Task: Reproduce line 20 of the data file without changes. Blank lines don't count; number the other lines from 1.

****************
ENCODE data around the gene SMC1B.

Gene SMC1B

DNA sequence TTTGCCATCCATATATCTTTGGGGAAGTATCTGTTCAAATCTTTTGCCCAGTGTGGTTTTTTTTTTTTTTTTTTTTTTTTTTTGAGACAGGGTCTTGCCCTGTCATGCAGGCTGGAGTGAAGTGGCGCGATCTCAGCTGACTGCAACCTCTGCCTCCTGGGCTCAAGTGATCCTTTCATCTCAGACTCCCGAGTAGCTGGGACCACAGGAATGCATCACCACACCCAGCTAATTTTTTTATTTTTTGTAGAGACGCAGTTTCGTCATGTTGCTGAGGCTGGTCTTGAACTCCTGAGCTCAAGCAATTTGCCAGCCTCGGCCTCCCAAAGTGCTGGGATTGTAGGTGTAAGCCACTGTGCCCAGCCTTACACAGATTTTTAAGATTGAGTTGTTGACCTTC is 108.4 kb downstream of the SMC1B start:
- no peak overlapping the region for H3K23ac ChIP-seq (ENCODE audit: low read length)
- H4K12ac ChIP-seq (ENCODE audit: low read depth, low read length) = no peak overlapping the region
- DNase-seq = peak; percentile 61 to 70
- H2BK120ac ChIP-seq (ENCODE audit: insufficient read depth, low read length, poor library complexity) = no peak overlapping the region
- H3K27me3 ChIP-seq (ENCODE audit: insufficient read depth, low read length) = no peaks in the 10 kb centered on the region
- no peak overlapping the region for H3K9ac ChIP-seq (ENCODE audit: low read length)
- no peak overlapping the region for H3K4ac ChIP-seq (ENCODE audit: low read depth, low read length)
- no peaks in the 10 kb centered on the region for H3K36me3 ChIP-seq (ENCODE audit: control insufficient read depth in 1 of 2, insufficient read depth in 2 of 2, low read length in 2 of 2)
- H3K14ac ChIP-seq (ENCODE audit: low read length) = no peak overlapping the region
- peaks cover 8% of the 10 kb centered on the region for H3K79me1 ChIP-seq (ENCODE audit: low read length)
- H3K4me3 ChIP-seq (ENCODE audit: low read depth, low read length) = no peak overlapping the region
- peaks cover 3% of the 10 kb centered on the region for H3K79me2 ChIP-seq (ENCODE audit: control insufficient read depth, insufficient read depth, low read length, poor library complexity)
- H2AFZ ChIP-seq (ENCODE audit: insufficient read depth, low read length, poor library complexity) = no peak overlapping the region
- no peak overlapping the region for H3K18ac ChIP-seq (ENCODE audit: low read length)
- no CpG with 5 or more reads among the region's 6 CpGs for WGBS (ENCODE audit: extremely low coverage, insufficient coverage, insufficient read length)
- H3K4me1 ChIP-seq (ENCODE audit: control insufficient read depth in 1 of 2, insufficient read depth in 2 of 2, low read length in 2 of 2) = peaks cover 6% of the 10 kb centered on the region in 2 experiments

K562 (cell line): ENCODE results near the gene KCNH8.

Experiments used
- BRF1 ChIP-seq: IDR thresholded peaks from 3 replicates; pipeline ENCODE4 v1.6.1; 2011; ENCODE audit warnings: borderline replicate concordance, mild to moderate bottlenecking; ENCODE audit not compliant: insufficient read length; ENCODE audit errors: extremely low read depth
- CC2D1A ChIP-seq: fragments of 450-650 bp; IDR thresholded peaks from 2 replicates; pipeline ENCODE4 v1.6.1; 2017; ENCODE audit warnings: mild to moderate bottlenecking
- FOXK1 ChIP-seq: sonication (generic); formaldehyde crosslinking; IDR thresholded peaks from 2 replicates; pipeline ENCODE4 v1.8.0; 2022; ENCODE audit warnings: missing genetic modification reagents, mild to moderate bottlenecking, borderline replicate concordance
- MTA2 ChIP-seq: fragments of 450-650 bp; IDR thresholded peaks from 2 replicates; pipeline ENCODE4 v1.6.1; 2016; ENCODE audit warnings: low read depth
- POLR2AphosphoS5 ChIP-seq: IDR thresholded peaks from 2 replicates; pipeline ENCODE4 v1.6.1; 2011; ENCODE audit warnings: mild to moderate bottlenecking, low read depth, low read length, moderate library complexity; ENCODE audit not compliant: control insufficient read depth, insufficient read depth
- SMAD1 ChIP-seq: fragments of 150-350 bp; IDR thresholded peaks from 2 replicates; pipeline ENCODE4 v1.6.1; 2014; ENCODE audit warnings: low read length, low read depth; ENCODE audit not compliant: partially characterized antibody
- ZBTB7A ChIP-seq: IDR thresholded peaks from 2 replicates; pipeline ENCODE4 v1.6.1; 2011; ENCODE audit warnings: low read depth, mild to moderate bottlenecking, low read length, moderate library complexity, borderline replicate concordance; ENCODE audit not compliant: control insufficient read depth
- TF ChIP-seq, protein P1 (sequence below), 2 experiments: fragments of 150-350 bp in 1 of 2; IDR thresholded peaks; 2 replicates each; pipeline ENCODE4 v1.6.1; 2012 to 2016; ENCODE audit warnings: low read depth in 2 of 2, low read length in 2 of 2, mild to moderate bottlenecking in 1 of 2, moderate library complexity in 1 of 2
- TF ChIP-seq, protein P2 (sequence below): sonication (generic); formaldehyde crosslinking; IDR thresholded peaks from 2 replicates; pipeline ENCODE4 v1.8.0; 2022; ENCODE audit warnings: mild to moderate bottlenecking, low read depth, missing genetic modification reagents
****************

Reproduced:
K562 (cell line): ENCODE results near the gene KCNH8.